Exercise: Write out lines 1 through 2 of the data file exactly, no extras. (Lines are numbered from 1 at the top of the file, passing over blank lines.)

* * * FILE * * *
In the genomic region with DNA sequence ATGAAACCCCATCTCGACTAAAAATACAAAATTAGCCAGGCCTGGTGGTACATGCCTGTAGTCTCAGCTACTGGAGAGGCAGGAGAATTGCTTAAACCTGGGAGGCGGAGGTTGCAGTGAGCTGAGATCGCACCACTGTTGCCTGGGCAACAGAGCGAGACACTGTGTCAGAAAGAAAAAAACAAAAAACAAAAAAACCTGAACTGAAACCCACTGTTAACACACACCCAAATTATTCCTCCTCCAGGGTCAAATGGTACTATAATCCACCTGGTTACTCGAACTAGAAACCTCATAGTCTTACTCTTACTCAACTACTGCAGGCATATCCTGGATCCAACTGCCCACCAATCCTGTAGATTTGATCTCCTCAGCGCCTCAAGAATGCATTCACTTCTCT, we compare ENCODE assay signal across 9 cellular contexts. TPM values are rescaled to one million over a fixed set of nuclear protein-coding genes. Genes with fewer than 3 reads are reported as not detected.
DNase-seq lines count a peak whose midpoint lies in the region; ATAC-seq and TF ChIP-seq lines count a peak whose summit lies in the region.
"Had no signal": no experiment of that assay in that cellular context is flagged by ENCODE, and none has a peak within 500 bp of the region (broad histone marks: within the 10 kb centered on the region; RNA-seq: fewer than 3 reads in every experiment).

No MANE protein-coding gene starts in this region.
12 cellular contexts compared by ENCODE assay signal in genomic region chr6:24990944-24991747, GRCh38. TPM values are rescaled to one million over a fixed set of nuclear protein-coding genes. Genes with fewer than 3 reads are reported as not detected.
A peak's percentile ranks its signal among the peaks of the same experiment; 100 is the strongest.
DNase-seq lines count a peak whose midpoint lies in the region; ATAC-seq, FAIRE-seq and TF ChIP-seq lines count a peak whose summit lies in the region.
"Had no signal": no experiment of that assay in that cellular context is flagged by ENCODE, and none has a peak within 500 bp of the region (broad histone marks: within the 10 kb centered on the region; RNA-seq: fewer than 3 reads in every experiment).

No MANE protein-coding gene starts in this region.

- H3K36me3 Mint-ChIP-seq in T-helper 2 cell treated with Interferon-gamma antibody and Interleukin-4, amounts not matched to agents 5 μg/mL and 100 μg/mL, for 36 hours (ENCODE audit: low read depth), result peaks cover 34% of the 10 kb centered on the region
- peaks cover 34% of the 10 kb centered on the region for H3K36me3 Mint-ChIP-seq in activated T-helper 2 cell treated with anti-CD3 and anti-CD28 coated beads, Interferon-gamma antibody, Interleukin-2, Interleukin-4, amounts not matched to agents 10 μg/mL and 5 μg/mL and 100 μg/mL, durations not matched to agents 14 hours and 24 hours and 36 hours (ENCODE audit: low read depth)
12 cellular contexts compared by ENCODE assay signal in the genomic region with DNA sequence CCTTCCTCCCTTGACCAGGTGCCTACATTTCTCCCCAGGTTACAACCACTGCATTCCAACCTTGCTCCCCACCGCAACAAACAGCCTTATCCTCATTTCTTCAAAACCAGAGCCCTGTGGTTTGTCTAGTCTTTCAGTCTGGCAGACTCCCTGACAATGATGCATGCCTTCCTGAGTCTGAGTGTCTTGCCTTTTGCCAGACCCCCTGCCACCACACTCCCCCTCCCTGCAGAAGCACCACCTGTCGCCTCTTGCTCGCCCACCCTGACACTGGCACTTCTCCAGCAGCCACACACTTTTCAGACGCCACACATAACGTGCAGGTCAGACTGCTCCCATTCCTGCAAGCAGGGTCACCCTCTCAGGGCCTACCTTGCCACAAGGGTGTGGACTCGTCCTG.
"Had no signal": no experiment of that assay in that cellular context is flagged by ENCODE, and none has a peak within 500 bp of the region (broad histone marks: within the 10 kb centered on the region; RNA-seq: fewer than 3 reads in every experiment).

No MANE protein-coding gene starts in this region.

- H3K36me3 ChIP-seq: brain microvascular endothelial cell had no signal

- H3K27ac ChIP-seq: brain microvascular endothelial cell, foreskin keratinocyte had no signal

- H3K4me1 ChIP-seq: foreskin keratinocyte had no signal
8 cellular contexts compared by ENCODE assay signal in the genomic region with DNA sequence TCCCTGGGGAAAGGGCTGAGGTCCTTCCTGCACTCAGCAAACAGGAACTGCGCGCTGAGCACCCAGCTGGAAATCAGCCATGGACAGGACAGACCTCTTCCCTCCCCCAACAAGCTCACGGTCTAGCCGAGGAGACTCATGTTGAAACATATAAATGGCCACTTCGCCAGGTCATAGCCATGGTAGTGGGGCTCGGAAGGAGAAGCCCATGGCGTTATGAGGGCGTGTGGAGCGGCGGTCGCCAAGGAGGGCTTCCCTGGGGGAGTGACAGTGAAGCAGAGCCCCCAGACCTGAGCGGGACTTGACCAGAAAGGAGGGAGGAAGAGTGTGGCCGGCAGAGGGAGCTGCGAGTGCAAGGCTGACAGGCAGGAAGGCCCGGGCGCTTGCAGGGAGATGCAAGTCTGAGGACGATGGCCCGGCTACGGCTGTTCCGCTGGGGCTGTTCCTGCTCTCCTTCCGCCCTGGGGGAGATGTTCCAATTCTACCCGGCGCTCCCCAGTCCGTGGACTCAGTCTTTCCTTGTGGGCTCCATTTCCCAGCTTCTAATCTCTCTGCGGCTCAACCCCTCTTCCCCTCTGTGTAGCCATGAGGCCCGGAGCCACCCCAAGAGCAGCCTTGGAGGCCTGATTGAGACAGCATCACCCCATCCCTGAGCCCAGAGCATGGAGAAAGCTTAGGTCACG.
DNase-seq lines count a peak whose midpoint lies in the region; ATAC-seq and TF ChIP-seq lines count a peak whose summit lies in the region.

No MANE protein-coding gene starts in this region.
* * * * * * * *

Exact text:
In the genomic region with DNA sequence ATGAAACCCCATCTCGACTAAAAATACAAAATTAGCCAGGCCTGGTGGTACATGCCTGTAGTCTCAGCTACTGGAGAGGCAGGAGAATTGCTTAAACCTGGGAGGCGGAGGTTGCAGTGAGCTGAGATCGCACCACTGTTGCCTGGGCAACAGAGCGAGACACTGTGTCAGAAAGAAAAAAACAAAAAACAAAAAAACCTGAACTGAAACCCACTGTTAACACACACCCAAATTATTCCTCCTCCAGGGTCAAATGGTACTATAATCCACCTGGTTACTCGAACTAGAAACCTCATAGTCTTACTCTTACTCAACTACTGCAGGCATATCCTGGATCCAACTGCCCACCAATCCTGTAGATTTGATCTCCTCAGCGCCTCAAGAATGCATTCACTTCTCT, we compare ENCODE assay signal across 9 cellular contexts. TPM values are rescaled to one million over a fixed set of nuclear protein-coding genes. Genes with fewer than 3 reads are reported as not detected.
DNase-seq lines count a peak whose midpoint lies in the region; ATAC-seq and TF ChIP-seq lines count a peak whose summit lies in the region.